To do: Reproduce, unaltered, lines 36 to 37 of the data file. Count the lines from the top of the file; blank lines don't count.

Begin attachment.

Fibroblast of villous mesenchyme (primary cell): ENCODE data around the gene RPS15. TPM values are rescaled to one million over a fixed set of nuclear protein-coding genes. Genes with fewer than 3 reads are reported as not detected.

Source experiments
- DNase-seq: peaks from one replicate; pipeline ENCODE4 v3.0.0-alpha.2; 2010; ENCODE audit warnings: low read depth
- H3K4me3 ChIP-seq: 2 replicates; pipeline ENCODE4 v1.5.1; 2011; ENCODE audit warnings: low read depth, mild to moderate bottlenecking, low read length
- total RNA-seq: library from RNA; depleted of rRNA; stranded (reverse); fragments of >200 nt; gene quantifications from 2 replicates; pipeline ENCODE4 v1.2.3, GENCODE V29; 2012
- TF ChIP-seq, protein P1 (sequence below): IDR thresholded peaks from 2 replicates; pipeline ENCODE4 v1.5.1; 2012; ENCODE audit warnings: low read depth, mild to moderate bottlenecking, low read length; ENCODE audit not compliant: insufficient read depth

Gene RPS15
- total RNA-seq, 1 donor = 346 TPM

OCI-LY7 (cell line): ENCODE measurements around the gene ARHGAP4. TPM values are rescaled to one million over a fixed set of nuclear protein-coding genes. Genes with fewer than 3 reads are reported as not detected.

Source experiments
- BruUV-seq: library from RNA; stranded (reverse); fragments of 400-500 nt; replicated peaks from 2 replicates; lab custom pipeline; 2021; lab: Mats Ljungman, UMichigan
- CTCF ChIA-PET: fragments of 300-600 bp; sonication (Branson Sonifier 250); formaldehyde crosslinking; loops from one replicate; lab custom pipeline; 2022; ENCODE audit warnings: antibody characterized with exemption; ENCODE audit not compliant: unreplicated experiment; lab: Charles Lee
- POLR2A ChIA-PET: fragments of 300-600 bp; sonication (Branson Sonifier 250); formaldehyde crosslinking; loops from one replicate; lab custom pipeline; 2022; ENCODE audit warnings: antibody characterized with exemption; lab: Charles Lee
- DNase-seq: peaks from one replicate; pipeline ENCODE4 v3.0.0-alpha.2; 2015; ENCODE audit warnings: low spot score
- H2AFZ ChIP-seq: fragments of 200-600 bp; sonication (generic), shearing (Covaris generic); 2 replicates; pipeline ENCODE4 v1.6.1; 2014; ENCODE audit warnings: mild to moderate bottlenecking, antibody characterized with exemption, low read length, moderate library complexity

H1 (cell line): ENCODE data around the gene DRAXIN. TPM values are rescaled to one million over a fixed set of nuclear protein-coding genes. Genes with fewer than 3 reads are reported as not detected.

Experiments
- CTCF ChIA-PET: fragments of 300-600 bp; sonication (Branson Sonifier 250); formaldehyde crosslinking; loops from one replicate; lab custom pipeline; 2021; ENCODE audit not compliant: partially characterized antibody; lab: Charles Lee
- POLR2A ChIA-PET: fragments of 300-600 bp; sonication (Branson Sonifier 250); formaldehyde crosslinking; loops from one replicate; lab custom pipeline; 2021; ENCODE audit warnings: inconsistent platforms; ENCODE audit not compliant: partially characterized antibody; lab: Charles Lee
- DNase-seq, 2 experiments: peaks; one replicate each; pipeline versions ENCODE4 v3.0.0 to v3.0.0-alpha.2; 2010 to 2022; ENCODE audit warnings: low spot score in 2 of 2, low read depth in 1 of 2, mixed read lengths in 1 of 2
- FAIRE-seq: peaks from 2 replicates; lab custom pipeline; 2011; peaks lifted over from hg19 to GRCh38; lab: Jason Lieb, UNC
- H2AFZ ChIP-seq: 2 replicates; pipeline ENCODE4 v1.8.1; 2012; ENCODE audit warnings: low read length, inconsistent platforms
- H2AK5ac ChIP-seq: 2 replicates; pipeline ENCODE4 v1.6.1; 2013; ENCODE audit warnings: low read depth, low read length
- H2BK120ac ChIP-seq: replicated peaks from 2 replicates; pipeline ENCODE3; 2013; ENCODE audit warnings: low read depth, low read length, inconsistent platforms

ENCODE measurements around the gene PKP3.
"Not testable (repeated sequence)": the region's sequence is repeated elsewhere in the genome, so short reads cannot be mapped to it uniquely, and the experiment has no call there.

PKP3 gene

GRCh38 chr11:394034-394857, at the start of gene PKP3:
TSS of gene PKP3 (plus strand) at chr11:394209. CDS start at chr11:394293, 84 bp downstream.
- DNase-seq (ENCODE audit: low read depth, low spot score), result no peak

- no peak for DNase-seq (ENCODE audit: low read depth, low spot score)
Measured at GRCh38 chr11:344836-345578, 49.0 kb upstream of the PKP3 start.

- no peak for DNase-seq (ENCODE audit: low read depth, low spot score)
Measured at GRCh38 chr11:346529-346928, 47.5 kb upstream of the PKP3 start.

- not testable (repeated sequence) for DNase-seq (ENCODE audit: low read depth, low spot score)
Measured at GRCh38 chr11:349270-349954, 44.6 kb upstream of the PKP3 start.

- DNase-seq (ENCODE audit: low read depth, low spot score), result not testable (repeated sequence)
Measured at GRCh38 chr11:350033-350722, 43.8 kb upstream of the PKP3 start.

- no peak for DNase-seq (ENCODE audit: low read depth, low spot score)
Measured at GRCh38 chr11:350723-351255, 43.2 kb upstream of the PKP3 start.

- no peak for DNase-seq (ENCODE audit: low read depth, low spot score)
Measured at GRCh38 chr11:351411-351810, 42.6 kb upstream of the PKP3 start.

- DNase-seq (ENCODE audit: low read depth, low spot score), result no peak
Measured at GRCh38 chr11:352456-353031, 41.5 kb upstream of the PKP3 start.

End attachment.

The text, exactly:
Measured at GRCh38 chr11:349270-349954, 44.6 kb upstream of the PKP3 start.

- DNase-seq (ENCODE audit: low read depth, low spot score), result not testable (repeated sequence)